The basics of wage garnishment in South Carolina
As a South Carolina resident, you may have heard of the concept of having your wages garnished. Wage garnishment is a process some creditors use to force you to pay them back when you fall in arrears on your debts. During this process, a court orders your employer to withhold a certain portion of your paycheck. The portion of your paycheck withheld is sent to your creditors to be applied towards your debt. Since this is a common debt collection process, it is important to understand the basic rules of it, should you find yourself in this situation.
Garnishment generally prohibited
South Carolina is unique in that it has tight restrictions on wage garnishment. In general, South Carolina law prohibits most private parties from garnishing your wages for consumer debt. As a result, most creditors cannot seek garnishment of your wages for credit card debts, purchases of goods on store credit, cash advances and other forms of consumer debt.
However, this restriction on wage garnishment does not mean that creditors cannot collect debts against South Carolina residents. Instead of wage garnishment, creditors can employ other tactics including garnishment of non-wage income, writs of execution and liens.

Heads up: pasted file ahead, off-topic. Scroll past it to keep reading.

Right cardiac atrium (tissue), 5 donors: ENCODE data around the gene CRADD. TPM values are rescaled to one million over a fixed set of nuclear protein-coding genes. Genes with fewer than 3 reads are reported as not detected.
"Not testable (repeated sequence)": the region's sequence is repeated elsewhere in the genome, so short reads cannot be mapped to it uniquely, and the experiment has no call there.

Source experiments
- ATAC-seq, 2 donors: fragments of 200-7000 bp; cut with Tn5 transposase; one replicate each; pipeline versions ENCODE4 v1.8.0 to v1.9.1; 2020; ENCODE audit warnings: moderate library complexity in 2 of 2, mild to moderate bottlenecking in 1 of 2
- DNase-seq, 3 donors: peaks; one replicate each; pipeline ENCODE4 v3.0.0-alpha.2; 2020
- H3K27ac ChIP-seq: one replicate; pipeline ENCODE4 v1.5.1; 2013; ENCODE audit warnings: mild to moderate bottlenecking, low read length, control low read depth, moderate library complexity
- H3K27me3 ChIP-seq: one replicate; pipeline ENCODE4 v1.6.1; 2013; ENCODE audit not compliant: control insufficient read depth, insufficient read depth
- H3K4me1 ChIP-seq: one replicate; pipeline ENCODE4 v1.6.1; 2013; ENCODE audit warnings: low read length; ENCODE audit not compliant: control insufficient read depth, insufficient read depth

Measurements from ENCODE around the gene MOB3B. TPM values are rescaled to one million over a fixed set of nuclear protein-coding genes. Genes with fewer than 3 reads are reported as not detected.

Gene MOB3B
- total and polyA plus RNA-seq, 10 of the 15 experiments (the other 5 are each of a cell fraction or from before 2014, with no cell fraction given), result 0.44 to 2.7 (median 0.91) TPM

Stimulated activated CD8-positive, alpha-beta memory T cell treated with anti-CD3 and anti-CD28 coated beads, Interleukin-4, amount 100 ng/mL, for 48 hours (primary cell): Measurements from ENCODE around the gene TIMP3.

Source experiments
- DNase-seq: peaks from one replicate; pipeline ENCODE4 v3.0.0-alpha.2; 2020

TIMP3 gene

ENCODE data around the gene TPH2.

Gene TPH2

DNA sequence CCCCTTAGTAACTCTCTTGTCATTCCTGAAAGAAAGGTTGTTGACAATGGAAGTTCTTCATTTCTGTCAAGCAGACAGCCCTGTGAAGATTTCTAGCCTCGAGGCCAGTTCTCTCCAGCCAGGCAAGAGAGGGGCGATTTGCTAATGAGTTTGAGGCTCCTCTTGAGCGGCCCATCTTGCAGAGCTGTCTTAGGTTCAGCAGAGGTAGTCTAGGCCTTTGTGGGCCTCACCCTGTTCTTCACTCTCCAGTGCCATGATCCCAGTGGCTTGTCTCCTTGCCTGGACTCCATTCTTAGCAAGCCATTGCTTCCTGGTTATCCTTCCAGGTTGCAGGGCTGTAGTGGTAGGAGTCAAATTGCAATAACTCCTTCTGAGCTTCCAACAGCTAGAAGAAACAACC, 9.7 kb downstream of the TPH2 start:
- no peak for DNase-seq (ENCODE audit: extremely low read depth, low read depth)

However, there are exceptions
Although there are tight rules regarding wage garnishment in South Carolina, the law does not protect against all forms of wage garnishment. There are three commonly encountered instances where your wages can be garnished without a court judgment:
· Child support. Garnishment of wages for overdue child support is allowable under South Carolina and federal law. Under federal law, up to 50 percent of your disposable earnings can be taken if you are currently supporting a spouse or child that is the subject of the child support order. If you are not, up to 60 percent of your disposable earnings can be taken. “Disposable earnings” are what is left over in your paycheck after your employer has deducted taxes and other necessary expenses.
· Student loans. If you are in arrears on your federal student loans, the Department of Education can administratively garnish your wages. Specifically, up to 15 percent of your disposable income can be taken. However, in no instance may more than 30 times the minimum wage be taken.
· Tax debt. Both state and federal governments may garnish your wages for unpaid taxes. The amount that can be taken from each paycheck depends on your deduction rate and number of dependents you have.
Have you received threats of garnishment? See an attorney
If a creditor threatens you with wage garnishment for debts you cannot repay, it is vital to speak to an experienced bankruptcy attorney. An attorney can listen to your situation, outline viable options and recommend one that will adequately address your debt problems. Additionally, if garnishment for the debt in question is not permitted by South Carolina law, an attorney can work to protect your rights against this type of behavior guaranteed by law .